The engine room of the economy
Money isn’t everything, but how we save it, where we keep it, what businesses do with it and how it’s taxed are important concerns. That’s just part of what the finance sector does – it’s also responsible for employing over two million people and making a huge contribution to the running of the country.
Types of apprenticeship
You could choose an apprenticeship in accountancy, financial advice, insurance, investments, banking and more. It’s not all about the numbers, either: helping people and businesses make the right choices can be a big part of the job.
About business and finance
The finance sector has a part to play at almost every level of society, so it’s not surprising that it employs so many people – around seven percent of the entire UK workforce, in fact. There are opportunities in major cities all over the country and lots of well-established apprenticeship programmes with employers of all sizes and in all kinds of business areas.
What can I do?
Because it’s a big sector, career paths in business and finance lead to a few different professions. You might work in accountancy and finance, for example, helping individuals, businesses, charities or even the government; or perhaps you’ll work in banking, taking care of money matters on behalf of all kinds of customers, big and small.
Knowing what to do with money (other than trying not to spend all of it on nice things) can be tricky for anyone, so another area is financial planning, advising people and organisations on the best way to spend, save and invest it.
Tied in to the fact that we never know exactly what’s around the corner is the insurance industry, which helps us protect against the unexpected. Work in this area and you might be dealing with home, car, life or even pet insurance, collaborating with other companies or dealing with customers directly.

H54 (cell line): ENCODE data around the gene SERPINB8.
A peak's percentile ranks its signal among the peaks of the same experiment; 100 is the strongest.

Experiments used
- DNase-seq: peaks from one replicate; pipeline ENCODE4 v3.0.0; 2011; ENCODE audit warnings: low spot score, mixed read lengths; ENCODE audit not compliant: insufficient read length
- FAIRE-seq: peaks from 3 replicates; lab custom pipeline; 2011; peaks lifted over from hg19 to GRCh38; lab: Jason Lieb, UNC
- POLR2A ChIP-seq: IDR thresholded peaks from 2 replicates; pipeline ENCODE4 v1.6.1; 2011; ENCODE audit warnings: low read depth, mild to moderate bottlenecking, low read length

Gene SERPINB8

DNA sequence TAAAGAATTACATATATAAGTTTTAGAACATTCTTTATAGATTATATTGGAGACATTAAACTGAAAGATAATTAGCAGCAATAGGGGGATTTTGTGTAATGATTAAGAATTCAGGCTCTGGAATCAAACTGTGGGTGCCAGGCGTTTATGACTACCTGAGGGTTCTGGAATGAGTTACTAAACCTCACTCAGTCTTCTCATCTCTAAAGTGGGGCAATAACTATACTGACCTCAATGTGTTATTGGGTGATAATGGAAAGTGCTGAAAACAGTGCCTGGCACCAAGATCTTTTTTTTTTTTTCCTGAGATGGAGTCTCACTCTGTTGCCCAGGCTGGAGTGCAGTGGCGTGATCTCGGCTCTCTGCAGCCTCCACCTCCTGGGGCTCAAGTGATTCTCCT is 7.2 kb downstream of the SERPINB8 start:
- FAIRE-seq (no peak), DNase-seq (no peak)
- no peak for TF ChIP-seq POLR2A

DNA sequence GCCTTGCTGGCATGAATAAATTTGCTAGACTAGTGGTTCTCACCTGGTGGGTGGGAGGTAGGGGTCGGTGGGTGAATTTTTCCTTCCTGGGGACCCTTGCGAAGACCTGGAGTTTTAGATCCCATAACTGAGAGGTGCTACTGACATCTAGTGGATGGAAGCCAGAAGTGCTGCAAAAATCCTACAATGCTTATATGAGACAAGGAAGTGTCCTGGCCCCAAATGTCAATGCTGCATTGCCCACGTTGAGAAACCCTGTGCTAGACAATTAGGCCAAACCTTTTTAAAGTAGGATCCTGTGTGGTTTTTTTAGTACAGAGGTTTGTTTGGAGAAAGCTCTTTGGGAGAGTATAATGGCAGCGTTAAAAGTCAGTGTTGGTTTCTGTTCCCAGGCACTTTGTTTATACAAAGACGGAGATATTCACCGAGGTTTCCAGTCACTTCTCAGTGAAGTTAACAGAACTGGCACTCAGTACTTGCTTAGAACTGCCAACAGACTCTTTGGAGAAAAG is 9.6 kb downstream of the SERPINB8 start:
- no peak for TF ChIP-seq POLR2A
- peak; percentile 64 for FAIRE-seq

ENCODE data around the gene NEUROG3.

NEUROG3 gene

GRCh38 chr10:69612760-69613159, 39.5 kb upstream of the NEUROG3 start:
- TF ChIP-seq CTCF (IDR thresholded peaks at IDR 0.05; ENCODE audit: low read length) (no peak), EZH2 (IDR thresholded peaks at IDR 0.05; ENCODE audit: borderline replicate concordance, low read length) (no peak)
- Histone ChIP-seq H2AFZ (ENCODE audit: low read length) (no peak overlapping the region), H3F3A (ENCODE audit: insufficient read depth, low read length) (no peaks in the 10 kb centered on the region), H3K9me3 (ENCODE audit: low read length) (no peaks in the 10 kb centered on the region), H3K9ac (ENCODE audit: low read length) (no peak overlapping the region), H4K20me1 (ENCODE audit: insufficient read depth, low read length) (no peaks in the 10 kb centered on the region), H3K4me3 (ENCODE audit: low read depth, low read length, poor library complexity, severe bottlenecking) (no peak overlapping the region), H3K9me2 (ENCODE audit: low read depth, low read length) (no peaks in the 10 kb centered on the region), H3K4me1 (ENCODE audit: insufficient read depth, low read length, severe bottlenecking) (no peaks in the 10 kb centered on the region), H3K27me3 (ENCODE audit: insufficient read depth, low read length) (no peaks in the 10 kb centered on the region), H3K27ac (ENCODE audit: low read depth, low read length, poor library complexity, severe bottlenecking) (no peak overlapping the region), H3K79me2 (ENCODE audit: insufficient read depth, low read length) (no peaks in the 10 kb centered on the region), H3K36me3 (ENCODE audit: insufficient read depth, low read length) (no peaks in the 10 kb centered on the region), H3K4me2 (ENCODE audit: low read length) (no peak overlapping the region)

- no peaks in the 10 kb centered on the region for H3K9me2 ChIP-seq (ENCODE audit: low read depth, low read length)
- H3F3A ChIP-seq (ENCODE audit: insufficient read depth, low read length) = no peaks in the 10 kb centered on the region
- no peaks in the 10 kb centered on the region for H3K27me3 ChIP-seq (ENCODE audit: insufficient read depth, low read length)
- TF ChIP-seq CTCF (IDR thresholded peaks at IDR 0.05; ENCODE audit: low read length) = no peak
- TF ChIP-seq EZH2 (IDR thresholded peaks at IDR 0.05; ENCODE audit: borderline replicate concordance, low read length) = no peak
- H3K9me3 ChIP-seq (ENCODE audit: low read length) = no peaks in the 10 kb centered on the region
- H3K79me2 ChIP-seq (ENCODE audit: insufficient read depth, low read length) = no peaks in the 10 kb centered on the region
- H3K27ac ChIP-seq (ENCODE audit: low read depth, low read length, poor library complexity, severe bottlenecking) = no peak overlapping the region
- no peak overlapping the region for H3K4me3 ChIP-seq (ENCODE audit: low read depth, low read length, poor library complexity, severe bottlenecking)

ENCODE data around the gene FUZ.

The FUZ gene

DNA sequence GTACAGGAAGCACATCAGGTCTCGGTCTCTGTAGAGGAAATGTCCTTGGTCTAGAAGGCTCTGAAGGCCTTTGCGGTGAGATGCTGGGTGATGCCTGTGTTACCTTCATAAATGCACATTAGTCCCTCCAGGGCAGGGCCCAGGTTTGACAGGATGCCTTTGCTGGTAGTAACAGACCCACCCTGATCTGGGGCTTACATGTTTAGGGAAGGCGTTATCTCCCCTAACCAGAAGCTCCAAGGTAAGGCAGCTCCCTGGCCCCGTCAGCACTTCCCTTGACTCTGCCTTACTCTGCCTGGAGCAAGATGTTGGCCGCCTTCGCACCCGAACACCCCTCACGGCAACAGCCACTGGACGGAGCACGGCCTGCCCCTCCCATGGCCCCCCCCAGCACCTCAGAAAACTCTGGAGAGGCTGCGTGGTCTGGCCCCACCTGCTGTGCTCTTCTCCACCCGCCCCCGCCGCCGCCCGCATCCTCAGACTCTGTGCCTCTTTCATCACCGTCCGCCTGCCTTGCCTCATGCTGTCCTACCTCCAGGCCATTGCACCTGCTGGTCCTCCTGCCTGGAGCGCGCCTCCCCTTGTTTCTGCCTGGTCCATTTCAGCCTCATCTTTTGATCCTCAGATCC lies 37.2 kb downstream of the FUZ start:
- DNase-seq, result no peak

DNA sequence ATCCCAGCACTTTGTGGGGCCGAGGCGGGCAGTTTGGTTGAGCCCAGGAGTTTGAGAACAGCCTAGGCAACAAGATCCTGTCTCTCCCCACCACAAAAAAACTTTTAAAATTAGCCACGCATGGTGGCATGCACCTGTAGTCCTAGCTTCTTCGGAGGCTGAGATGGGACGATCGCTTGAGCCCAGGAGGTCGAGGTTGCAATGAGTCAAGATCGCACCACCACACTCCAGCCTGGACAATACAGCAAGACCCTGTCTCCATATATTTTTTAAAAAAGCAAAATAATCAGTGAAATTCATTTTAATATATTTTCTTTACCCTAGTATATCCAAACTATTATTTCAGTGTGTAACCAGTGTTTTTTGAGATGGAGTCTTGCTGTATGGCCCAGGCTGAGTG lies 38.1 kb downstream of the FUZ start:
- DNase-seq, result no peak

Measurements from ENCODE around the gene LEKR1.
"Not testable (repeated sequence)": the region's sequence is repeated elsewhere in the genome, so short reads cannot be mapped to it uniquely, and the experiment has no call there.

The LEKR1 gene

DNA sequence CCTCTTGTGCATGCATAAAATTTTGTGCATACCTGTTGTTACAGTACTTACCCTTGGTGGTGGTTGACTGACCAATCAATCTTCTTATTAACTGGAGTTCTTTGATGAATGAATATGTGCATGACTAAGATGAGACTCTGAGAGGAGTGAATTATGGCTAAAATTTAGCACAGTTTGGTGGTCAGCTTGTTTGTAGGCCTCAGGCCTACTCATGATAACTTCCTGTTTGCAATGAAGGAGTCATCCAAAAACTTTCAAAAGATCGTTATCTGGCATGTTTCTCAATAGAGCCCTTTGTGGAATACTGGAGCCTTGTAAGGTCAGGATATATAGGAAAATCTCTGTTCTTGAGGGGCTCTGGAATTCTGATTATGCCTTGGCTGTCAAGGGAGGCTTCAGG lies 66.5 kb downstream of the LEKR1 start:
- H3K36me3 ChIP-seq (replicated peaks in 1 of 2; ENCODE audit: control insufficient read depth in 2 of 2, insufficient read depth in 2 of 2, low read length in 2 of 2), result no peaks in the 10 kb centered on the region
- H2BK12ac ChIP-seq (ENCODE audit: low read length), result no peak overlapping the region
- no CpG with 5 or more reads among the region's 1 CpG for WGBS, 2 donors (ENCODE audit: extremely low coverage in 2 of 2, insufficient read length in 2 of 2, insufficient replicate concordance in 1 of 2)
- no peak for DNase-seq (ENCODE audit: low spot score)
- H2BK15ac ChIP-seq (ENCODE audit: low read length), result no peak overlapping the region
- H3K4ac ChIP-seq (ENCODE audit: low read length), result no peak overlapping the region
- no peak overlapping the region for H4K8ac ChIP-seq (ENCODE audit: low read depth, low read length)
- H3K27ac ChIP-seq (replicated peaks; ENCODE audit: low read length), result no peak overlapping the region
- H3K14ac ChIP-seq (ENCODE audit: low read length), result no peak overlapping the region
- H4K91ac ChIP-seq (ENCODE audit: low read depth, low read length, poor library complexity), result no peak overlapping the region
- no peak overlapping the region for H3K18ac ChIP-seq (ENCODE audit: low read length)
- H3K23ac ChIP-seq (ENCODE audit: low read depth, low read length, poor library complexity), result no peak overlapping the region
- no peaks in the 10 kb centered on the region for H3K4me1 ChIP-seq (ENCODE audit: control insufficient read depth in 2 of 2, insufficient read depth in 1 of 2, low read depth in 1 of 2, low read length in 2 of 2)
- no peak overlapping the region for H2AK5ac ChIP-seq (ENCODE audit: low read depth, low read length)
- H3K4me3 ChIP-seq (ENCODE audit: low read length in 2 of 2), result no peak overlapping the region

Finally, investment and pensions companies need people to predict what the stock markets are going to do, trade stocks, provide analysis and support and much more. You could be filling any of these roles in a huge company, maybe working overseas, or even setting up your own firm.
Skills to pay the bills
While a head for figures is definitely helpful in some roles in the finance sector, it’s not the only thing that employers look for. You’ll need to be good at maths and English, yes, but this is very much a people-focused area so things like being a good team player, communicating well with others and having a responsible, professional attitude are also really important.
These skills (and more) are all things that your training will help you develop, whether you choose an apprenticeship, a degree or any other kind of vocational qualification. You’ll learn about the technical side of things, but also build your confidence in the workplace.
Business and finance careers
So, what can you do? Here are just some of the careers out there: Accounting – accounts clerk, bookkeeping assistant, cashier, finance assistant, credit control clerk Financial advice and insurance – underwriter, broker, financial adviser, pensions administrator, claims handler, credit coordinator, mortgage adviser Banking – bank manager, business / commercial relationship manager
The finance sector has lots of opportunities to gain advanced qualifications and to move into senior roles, so you really could start at the bottom of the ladder in a small regional accountancy firm and end up as the boss of a multinational company.
You can start your search for apprenticeships and jobs in the industry at careermap.co.uk. It’s also worth visiting professional bodies in the part of the sector you’re interested in, such as the Institute of Chartered Accountants in England and Wales or the Chartered Institute of Insurance. General sites like theCityUK.com will tell you more about the industry too.
Routes into the finance sector include:
- Vocational qualifications / A Levels
- Scottish Vocational Qualifications
- Foundation Degrees (England and Wales only)
- Bachelors Degrees
Earn and learn Apprentices split their time between training with an employer and studying at college, which means you’ll be paid a salary while you’re learning. You can gain nationally-recognised qualifications that will set you up to work for all kinds of employers in many different job roles.
Apprenticeships are becoming more and more popular in this sector, with many students and employers seeing them as a great alternative to university. With the right apprenticeship, you can get degree-level qualifications and land a well paid job without any student debt to worry about.